The killing of Iran’s Qassem Soleimani would have been more acceptable if proper protocol had been followed. Like it or not, we have a two-party system and the rules have been set in place for a reason. The fallout from this event includes the Ukrainian airliner that became unnecessary collateral damage.
Considering all effects of a militaristic action, obtaining and utilizing proper intelligence and procedures, is how our country stands together, stays the course and commands worldwide respect.
HCDA for stadium redo is better than HART
After reading the article, “Rail ready in October, HART says” (Star-Advertiser, Jan. 9), in which HART executive director Andrew Robbins explained this does not necessarily mean the trains will be running, I was reminded of a conversation I had with a friend when it was reported that the Hawaii Community Development Authority would be managing the rebuild of Aloha Stadium.
I told my friend how we can expect multiple, 40-story luxury condominiums surrounding the stadium, advertising unobstructed views of the Waianae mountain range and Pearl Harbor.
To which my friend stoically replied, “It could have been worse. They could have picked HART. At least now we can expect the stadium to be built reasonably on time and on budget.”
I sighed and said, “I guess you’re right.”
Dale K. Yamauchi
If HART finally delivers, rail will improve Oahu
With the announcement by the Honolulu Authority for Rapid Transportation (HART) that an October date is now anticipated for completion of a relatively short stretch of this much- maligned project, it appears HART’s current leadership is heading in the right direction (“Rail ready in October, HART says,” Star-Advertiser, Jan. 9).
The majority of the public has not seen the progress that has been made, including a much-improved Farrington Highway in Waipahu or the almost- completed stations. The naysayers will never go away. But without a mass transit system, we will be perpetually gridlocked whether the often-uninformed critics admit it or not.
Any project close to this size will have cost and time issues. No one is complaining about H-3 now, and in time, no one will be complaining about rail.
Instead of anti-choice, rally for better policies
The 47th anniversary of Roe v. Wade is right around the corner — Jan. 22 — and with the beginning of Hawaii’s 30th Legislature, I’m hopeful that the anti- choice organizations will be advocating for policies that will lower the abortion rates here in Hawaii. Policies like requiring age-appropriate, science- based sex education in all public schools; access to free birth control; teaching men and boys not to rape; prosecuting all rapists and testing rape kits; and a living wage.
These policies combined will do more to lower abortion rates than anything the anti-choice organizations have done over the past 47 years. If lowering abortion rates is these organizations’ real goal, they will be at the state Capitol advocating for these policies that have proven to lower unwanted pregnancies in other states, and thereby, lower abortions.
With these policies or not, having an abortion is a woman’s choice, as it should be.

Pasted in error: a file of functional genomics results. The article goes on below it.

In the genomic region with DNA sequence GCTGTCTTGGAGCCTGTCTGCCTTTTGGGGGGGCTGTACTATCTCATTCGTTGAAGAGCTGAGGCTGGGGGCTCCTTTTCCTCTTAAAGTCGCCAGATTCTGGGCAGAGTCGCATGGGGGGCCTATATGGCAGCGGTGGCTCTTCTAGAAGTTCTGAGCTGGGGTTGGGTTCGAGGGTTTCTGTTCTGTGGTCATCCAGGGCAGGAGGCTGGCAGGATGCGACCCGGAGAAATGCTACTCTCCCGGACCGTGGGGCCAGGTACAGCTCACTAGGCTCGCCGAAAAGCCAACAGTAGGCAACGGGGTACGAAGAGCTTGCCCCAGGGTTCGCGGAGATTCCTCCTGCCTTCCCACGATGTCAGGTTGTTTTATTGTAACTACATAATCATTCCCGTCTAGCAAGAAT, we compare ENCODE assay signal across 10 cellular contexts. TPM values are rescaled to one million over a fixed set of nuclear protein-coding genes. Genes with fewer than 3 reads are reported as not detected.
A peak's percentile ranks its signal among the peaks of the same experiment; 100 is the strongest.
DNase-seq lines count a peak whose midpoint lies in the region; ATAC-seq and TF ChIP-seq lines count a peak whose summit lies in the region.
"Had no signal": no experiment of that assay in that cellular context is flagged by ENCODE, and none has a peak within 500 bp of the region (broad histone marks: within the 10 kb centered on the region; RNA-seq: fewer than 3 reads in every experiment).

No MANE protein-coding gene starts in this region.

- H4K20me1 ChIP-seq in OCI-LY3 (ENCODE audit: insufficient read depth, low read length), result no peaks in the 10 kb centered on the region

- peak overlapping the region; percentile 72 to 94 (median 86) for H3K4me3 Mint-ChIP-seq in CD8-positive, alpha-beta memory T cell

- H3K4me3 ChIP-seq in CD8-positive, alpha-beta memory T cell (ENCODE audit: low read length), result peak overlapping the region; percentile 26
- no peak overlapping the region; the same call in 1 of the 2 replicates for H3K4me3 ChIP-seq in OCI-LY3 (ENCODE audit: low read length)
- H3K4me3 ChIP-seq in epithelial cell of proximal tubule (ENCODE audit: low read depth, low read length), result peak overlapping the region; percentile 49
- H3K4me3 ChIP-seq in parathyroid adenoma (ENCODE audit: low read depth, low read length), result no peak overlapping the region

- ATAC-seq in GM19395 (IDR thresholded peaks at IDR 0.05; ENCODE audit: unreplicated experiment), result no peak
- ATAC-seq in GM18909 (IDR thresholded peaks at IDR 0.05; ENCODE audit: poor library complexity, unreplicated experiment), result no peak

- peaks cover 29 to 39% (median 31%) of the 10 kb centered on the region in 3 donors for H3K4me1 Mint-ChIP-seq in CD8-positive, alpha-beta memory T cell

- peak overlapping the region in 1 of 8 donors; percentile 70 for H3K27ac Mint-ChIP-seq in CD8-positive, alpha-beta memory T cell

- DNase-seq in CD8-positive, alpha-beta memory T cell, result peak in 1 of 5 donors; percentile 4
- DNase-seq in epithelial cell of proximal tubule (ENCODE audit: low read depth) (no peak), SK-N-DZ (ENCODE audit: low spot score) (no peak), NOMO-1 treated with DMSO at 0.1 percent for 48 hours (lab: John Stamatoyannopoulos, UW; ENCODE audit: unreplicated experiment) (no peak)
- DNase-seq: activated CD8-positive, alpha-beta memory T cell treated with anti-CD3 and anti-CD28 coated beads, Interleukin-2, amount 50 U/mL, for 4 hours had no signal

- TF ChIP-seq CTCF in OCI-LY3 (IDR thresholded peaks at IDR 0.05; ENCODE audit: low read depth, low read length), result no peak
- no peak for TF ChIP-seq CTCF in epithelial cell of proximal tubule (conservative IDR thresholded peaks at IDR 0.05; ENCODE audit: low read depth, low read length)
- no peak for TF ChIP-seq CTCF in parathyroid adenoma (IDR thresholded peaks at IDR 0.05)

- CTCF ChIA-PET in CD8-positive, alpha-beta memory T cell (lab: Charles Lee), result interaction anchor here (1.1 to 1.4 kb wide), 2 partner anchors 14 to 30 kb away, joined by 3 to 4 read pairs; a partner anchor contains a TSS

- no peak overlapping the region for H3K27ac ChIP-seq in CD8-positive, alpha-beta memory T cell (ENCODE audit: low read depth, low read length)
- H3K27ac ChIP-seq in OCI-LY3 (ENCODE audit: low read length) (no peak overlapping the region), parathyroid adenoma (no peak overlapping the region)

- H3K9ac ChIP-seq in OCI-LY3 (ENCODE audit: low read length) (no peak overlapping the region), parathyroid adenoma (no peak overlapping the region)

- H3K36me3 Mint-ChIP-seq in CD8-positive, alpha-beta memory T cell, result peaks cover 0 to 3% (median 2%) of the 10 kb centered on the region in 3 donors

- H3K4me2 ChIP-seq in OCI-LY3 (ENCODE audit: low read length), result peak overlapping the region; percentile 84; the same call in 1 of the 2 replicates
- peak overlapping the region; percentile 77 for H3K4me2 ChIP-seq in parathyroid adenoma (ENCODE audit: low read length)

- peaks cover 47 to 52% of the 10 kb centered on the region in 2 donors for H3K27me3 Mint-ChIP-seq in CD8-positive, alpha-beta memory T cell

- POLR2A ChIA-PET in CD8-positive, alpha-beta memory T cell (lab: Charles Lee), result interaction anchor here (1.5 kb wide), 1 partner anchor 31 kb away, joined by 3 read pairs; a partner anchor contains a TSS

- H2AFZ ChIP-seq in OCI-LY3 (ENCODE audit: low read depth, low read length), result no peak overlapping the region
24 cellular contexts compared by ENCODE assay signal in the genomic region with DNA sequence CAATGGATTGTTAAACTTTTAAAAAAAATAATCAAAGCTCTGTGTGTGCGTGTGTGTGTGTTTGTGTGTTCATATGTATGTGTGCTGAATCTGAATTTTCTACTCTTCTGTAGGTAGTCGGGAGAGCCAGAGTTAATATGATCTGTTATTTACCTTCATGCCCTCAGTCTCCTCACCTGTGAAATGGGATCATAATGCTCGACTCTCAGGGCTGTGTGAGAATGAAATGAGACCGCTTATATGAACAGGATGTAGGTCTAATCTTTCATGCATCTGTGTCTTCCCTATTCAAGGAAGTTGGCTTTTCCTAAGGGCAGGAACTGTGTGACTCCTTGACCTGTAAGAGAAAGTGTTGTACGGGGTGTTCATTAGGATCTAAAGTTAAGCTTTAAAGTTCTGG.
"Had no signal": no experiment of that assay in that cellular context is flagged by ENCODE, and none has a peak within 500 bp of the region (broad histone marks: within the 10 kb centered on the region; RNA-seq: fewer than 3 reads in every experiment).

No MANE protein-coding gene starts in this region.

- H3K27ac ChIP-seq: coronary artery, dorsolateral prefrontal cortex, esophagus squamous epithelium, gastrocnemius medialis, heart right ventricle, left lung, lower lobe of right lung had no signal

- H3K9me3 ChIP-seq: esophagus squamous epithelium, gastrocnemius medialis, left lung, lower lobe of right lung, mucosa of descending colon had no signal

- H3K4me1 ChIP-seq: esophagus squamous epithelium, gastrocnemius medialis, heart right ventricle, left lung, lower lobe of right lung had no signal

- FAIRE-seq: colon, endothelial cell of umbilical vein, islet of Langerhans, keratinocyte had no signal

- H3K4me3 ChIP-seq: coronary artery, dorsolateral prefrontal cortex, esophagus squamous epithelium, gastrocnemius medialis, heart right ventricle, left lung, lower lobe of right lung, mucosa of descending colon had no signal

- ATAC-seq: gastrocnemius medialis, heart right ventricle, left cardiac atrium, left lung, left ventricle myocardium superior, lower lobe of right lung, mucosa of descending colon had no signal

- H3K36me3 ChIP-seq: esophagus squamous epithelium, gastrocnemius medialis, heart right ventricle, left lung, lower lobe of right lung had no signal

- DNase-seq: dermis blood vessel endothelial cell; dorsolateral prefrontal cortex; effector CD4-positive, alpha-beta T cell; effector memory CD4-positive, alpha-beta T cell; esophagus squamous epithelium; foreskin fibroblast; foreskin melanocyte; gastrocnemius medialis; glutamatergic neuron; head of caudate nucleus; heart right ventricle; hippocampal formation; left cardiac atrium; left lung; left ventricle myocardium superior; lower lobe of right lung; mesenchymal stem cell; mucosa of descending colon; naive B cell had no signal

Michael Golojuch, Jr.
Focus on rehab, plus life skills to counter drug use
Two commentaries in the Star- Advertiser deserve thoughtful examination (“Get nonviolent marijuana offenders out of overcrowded jails”; “Recreational marijuana’s effects on teen health worrisome,” Star-Advertiser, Island Voices, Jan. 9). The first reminds us of the limitations of incarceration. The second points toward the importance of focusing on the root causes of drug abuse.
Obviously, building more prisons and locking people up hasn’t worked, while changing the purpose of prisons from punishment to rehabilitation will. Prisons may give the illusion of safer communities, but recent crimes have indicated a more accurate reality: Without rehabilitation, violence will continue.
Prohibition wasn’t a solution for alcohol and results won’t be different for the abuse of other drugs, including marijuana. To effectively handle drug abuse, several changes are necessary in America’s social infrastructure.
Education needs to balance its emphasis on STEM courses with equal time for moral development and life skills. Family life needs strengthening (related to the living wage issue). Religions need to change from persuading “who’s right” to cooperation.
Together, we can do this.
Vote Trump out to make America a better nation
Re-electing President Donald Trump would move the balance of power from liberal to conservative. A re-elected Trump would install more conservative judges in federal courts. If federal courts turn decidedly conservative, current laws that would be marginalized or disappear include laws on health care, immigration, the ability to decide what you can do with your own body, and progress in addressing climate change.
Growth of the U.S. would be stifled if we are too concerned with keeping what we have and preventing others from contributing to our growth.
I don’t understand the Trump slogan, “Make America Great Again.” The U.S. has been, and still is, looked up to as the country to emulate and follow.
As a leader of the free world, the U.S. should lead rather than be narrowly self-interested and protectionist. Voting Trump out of office will help make America a better place.